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Readings: Sunday next before Lent

06 February 2015


2 Kings 2.1-12; Psalm 50.1-6; 2 Corinthians 4.3-6; Mark 9.2-9

Almighty Father, whose Son was revealed in majesty before he suffered death upon the cross:give us grace to perceive his glory, that we may be strengthened to suffer with him and be changed into his likeness, from glory to glory; who is alive and reigns with you, in the unity of the Holy Spirit, one God, now and for ever. Amen.

IF YOU were to choose a reading to get you through Lent - a reading full of hope and promise, and yet not denying the reality of the Passion and crucifixion - then the story of the transfiguration would surely be a very strong contender. Bishop Kenneth Stevenson insisted that its place in the lectionary at this point in the year is "not as a kind of pre-packaged reward in advance, in order to soften the pain". It is there to teach us that those desolating events and a vision of glory "belong together".* The transfiguration is about Jesus, and about his identity as the Messiah and Son of God. It is a foretaste of the eternal glory that is to come. The appearance of Moses and Elijah on the mountain points to God's faithfulness in speaking though the Law and the prophets. The lone figure of Jesus as they vanish is an emblem of the way God speaks now, through the Son (Mark 9.7; see also Hebrews 1.1-3).

We ponder this event with the assistance of forms of interpretation of the person and ministry of Jesus which begin very early in the Christian tradition. One example is 2 Corinthians 4.3-6. Others are provided in last week's readings from Colossians 1.15-20 and John 1.1-14. For those who were actually present at the time, there was no such assistance, and frightened people can say very silly things - things they would not wish to be remembered on later occasions. I have heard myself offer another cup of tea to a scholar of whom I was much in awe, while struggling internally to think of a profound theological question. All that Peter can summon up, when confronted by the shining unearthliness of his master, is a proposal to build three dwellings for Jesus, Moses, and Elijah (Mark 9.5). Among the Synoptic Gospel-writers, only Mark understands the humanity of this embarrassing utterance. His Peter "did not know what to say, for they were terrified" (Mark 9.6). The obvious thing was to do something practical, though the suggested action barely conceals a longing to stop time altogether.

Did the disciples fear that Jesus would be suddenly taken from them? It would be the natural conclusion, given the characters who were present. They knew that Moses did not accompany his people into the Promised Land (Deuteronomy 3.23-28; Deuteronomy 34; Joshua 1.1-3), and that Elijah was caught up into heaven before Elisha could make any formal parting speech (2 Kings 2.11-12). Once again, Bishop Stevenson is illuminating. Peter wishes to capture a "magic moment". Yet, without realising it, he is entering something much more significant. Together with James and John, he is "contemplating a new way of God's presence with his people. . . . Jesus is no longer someone to be looked back to".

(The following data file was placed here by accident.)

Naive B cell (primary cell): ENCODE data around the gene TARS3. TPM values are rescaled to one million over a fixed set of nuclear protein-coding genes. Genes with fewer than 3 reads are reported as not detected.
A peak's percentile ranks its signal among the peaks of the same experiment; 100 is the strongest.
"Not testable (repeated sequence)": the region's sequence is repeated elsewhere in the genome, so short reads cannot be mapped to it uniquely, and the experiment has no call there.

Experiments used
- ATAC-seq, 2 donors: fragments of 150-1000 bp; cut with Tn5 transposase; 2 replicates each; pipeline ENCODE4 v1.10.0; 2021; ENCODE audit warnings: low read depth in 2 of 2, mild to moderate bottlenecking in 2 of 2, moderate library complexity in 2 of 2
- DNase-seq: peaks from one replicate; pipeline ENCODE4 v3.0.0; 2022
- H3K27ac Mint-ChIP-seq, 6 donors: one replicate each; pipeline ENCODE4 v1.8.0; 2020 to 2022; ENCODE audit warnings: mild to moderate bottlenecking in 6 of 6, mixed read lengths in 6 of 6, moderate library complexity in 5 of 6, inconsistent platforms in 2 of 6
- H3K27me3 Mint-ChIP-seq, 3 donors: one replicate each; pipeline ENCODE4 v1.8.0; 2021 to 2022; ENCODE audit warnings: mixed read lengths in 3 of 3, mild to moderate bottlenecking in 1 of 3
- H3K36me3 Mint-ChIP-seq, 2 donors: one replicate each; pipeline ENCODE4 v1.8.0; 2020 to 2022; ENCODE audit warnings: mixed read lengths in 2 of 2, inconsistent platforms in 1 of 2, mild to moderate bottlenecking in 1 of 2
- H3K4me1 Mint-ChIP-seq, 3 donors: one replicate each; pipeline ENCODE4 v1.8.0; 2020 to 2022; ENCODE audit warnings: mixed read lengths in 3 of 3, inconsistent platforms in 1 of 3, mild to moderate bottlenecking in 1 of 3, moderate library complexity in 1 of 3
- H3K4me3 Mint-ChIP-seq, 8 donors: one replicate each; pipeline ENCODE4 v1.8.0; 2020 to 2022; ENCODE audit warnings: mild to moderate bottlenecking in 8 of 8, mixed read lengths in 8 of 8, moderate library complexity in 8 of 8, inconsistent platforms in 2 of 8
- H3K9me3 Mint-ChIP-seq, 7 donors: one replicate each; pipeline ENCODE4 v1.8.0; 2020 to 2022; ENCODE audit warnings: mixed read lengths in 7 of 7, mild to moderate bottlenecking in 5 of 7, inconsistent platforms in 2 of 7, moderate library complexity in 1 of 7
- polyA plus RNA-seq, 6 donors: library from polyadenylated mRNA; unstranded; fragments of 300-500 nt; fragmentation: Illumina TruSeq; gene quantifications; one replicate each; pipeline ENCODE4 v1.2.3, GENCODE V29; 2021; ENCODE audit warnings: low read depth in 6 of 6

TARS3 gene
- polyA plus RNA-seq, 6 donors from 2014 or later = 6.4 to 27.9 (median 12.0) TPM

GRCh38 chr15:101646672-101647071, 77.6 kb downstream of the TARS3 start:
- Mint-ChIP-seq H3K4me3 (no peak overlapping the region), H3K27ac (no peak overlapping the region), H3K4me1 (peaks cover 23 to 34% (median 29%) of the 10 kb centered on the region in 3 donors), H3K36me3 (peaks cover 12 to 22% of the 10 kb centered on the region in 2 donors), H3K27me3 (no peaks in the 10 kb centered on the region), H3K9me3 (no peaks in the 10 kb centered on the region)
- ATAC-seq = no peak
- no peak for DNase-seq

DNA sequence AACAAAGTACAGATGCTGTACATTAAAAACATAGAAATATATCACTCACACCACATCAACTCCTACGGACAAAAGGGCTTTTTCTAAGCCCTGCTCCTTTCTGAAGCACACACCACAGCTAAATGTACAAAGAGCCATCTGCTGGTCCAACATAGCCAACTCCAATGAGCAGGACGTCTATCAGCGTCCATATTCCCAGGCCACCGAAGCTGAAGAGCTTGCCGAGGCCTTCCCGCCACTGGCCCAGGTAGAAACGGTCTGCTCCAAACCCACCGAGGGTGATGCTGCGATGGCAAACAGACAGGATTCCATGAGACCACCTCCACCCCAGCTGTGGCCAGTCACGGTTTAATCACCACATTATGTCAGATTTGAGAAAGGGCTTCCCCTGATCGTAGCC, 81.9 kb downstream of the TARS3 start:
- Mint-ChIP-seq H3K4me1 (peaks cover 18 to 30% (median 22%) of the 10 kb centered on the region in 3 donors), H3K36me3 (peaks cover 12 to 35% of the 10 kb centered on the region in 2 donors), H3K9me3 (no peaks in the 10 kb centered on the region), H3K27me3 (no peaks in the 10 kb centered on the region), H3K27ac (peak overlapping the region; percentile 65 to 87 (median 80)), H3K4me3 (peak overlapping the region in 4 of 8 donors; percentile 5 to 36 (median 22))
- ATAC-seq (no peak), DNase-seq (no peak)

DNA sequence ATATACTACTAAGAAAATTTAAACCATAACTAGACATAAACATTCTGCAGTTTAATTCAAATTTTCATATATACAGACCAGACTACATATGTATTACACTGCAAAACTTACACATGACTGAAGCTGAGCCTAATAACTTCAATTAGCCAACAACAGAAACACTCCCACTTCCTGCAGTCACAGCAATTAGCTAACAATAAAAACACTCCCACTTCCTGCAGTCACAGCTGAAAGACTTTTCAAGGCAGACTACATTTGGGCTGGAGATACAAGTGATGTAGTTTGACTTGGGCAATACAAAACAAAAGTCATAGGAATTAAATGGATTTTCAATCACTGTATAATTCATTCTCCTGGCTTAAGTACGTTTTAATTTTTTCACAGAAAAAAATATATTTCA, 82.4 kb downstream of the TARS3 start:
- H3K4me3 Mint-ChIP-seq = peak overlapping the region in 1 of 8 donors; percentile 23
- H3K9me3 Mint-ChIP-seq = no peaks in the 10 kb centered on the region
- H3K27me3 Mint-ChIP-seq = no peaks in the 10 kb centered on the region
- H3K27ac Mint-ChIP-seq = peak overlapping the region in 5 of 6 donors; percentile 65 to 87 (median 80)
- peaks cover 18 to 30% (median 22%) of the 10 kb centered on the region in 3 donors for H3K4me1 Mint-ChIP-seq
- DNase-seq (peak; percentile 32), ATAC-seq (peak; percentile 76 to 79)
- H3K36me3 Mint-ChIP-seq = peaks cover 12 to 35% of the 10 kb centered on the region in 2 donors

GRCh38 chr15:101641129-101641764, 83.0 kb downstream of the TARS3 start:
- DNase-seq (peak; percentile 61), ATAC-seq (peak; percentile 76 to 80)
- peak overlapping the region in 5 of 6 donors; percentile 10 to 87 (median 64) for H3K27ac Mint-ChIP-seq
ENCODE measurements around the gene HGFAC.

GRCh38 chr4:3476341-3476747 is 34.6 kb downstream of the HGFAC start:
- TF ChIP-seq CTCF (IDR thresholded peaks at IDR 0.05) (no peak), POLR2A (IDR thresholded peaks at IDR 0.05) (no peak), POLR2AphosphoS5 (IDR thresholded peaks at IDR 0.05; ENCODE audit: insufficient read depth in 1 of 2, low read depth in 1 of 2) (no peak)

The first glimmer of this different knowledge and different way of being comes very soon after the event. "As they were coming down the mountain, [Jesus] ordered them to tell no one what they had seen, until after the Son of Man had risen from the dead. So they kept the matter to themselves, questioning what this rising from the dead could mean" (Mark 9.9-11). A new responsibility is now handed to the disciples; and the knowledge of Jesus which they are still digesting must be kept secret, lest it be misused as further events unfold and move inexorably towards trial and crucifixion. To speak prematurely of the transfiguration would have had much the same effect on public understanding of the resurrection as explaining an illusion.

It is not clear that Paul knew of the transfiguration, and in his discussion of "the glory of God in the face of Jesus Christ" he contrasts the Old and New Covenants (Exodus 34.29-35; 2 Corinthians 4.6). If he has learned anything from eyewitnesses, it is the strong warning that emerges from Mark's narrative: the vision of Christ's glory is not about the disciples, or indeed about us. It is not a story to be peddled about for self-glorification (2 Corinthians 4.5), but a piece of testimony to be offered at the proper time - an appropriate call to restraint and judgement as we enter the discipline of Lent.

*Kenneth W. Stevenson,Rooted in Detachment: Living the transfiguration (DLT, 2007)

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